(Reuters) – Ratings agency Fitch expects the Federal Reserve to dial back its COVID-19-related economic support measures starting early next year, warning that some of the world’s poorest countries were exposed to the risk of another ‘taper tantrum’.
Fitch said it expected the U.S. central bank to announce a tapering, or easing down, of its asset purchase programme in the second half of this year before starting the process early in 2022.
“The outsized role of the U.S. dollar in EM lending and global credit markets means that higher U.S. yields will feed through to a higher cost of EM borrowing in foreign and local currency,” research from Fitch said on Thursday.
“There is also a risk of self-fulfilling market dynamics generating volatility.”
Fed Chair Jerome Powell said on Wednesday that a temporary surge in U.S. inflation, expected this year to hit 2.4%, above the central bank’s 2% target, will not change the Fed’s pledge to keep its benchmark overnight interest rate near zero.
Most large emerging market economies have smaller current account deficits than back in 2013 during the previous ‘taper tantrum’ and they also have low-to-moderate exposure to external financing risks, Fitch said.
That said, conditions at emerging market economies, especially the smallest EMs, could trigger a spike in borrowing costs.
EM foreign currency bond amortisations of $78 billion in 2021 and median EM total government debt at 62% of GDP last year – from 34% at the end of 2012 – make EM “more sensitive to higher global and local interest rates,” Fitch said.
Meanwhile, the trillions of dollars pumped into global financial markets by the US and other rich countries as part of their pandemic response have pushed borrowing costs down: public debt service for advanced economies will average 3.3 per cent of government revenues this year according to rating agency Fitch, up only slightly from 3.1 per cent in 2019 despite the huge increase in debt and a sharp decline in tax revenues.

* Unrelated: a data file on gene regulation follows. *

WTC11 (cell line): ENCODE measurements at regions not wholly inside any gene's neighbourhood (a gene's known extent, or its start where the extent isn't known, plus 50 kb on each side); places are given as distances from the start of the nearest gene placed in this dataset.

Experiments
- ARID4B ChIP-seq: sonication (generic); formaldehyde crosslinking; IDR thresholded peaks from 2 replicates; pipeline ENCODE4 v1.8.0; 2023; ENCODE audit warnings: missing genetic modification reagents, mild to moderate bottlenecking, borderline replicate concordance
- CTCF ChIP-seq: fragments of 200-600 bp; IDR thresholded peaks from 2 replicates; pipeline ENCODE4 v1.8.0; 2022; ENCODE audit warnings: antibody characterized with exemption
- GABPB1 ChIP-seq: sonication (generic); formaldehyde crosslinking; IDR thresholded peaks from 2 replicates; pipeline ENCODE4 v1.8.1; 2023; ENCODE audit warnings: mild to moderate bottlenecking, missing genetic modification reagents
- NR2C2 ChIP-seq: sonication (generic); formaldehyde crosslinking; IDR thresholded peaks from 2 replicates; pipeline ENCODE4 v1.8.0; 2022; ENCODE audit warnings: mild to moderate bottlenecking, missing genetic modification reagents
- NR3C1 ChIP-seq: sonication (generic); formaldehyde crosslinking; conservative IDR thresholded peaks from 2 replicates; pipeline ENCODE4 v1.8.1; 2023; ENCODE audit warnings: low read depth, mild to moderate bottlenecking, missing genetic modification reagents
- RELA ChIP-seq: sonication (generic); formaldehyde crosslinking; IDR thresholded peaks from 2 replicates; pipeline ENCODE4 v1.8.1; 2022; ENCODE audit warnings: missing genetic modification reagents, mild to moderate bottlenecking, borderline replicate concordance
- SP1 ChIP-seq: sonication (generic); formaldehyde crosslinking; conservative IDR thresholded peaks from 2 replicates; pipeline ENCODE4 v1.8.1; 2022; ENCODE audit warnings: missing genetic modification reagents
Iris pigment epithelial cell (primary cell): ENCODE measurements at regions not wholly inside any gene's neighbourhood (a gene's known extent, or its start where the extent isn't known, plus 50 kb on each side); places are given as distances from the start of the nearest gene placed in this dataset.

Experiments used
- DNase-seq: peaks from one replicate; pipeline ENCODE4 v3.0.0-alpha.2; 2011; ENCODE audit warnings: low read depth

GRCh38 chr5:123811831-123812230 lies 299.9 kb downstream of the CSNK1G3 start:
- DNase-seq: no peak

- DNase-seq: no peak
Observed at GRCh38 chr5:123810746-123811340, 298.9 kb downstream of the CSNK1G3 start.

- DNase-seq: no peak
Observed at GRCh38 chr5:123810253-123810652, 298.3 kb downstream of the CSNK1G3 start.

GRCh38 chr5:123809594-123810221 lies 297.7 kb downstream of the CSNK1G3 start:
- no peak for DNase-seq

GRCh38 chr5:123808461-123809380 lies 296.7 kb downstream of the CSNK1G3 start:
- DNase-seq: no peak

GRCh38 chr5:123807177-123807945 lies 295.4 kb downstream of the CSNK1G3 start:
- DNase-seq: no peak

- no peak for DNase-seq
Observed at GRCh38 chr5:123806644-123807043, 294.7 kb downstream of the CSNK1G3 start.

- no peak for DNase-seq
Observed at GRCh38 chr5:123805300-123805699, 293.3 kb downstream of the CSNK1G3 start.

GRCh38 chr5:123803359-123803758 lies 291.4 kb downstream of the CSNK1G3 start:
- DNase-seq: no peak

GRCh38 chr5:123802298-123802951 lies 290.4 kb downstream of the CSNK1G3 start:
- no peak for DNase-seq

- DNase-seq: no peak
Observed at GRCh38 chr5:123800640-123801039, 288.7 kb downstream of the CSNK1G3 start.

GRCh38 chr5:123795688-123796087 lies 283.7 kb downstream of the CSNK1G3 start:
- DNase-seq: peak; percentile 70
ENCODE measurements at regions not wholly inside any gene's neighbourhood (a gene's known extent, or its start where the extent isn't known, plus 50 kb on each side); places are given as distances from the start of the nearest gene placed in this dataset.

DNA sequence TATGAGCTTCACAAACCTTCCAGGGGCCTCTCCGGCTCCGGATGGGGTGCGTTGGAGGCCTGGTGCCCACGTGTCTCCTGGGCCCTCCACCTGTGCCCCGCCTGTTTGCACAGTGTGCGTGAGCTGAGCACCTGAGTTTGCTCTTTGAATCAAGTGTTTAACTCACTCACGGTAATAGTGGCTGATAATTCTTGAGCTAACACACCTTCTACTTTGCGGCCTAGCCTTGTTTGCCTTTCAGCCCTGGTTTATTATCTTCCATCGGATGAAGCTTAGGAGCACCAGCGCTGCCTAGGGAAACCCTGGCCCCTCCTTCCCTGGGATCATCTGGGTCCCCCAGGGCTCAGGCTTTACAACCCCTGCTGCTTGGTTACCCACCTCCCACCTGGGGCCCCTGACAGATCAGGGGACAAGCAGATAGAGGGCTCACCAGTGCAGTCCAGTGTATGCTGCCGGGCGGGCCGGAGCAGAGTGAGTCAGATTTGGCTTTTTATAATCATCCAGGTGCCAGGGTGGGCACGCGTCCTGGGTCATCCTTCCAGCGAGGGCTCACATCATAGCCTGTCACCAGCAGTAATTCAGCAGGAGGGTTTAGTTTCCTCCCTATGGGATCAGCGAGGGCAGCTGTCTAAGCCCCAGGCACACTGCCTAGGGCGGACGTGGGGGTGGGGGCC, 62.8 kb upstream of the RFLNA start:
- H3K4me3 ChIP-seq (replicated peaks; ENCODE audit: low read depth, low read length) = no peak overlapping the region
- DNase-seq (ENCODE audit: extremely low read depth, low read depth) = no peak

But most emerging economies still have considerably higher interest rates. On average they will spend 10.4 per cent of revenues on interest payments this year, up from 8 per cent in 2019.
As a result, according to Fitch, the amount governments in emerging economies spend on interest payments will next year equal the spending of advanced economies — about $860bn for each group — even though advanced economies have borrowed roughly three times as much as emerging economies.
“All the dialogue we hear is that governments should take advantage of low interest rates [to borrow and spend] but if you don’t have them, the burden on public accounts continues to grow,” said James McCormack, global head of sovereign ratings at Fitch.
The most vulnerable countries are those whose average rate of interest on their debt is higher than their growth rate, according to analysts.
“The long-term real interest rate in South Africa remains close to 4 per cent, which is absurdly high when the potential growth rate in the economy is about 1.5 per cent,” said David Lubin, head of emerging market economics at Citi. “The debt people should worry about is that of countries that don’t have a reliable growth model.”
IIF figures suggest Brazil and Mexico face a similar problem, while countries such as Indonesia, Turkey and India are less vulnerable.
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